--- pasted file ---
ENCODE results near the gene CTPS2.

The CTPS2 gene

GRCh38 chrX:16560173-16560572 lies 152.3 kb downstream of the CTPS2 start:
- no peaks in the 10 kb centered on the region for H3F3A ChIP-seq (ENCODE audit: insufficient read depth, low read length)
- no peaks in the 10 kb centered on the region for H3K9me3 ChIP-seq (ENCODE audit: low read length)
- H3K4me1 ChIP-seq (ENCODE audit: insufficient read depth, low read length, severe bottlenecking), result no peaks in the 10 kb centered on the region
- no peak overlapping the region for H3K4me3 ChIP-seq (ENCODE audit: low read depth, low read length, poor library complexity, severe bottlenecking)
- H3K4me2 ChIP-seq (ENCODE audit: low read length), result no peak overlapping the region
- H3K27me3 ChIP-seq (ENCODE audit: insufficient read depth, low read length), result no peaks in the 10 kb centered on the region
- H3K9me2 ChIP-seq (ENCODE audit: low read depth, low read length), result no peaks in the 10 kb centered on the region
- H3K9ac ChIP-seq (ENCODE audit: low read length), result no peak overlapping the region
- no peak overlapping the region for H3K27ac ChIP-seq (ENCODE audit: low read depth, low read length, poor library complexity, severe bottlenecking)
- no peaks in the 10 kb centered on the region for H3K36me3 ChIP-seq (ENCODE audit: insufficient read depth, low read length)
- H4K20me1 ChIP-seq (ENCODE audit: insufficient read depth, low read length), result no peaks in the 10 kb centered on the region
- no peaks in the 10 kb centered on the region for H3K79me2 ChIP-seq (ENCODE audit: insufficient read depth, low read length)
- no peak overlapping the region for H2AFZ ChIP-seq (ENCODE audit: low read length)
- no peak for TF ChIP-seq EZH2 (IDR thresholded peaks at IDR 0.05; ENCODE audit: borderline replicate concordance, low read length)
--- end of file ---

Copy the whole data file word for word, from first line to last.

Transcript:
ENCODE results near the gene CTPS2.

The CTPS2 gene

GRCh38 chrX:16560173-16560572 lies 152.3 kb downstream of the CTPS2 start:
- no peaks in the 10 kb centered on the region for H3F3A ChIP-seq (ENCODE audit: insufficient read depth, low read length)
- no peaks in the 10 kb centered on the region for H3K9me3 ChIP-seq (ENCODE audit: low read length)
- H3K4me1 ChIP-seq (ENCODE audit: insufficient read depth, low read length, severe bottlenecking), result no peaks in the 10 kb centered on the region
- no peak overlapping the region for H3K4me3 ChIP-seq (ENCODE audit: low read depth, low read length, poor library complexity, severe bottlenecking)
- H3K4me2 ChIP-seq (ENCODE audit: low read length), result no peak overlapping the region
- H3K27me3 ChIP-seq (ENCODE audit: insufficient read depth, low read length), result no peaks in the 10 kb centered on the region
- H3K9me2 ChIP-seq (ENCODE audit: low read depth, low read length), result no peaks in the 10 kb centered on the region
- H3K9ac ChIP-seq (ENCODE audit: low read length), result no peak overlapping the region
- no peak overlapping the region for H3K27ac ChIP-seq (ENCODE audit: low read depth, low read length, poor library complexity, severe bottlenecking)
- no peaks in the 10 kb centered on the region for H3K36me3 ChIP-seq (ENCODE audit: insufficient read depth, low read length)
- H4K20me1 ChIP-seq (ENCODE audit: insufficient read depth, low read length), result no peaks in the 10 kb centered on the region
- no peaks in the 10 kb centered on the region for H3K79me2 ChIP-seq (ENCODE audit: insufficient read depth, low read length)
- no peak overlapping the region for H2AFZ ChIP-seq (ENCODE audit: low read length)
- no peak for TF ChIP-seq EZH2 (IDR thresholded peaks at IDR 0.05; ENCODE audit: borderline replicate concordance, low read length)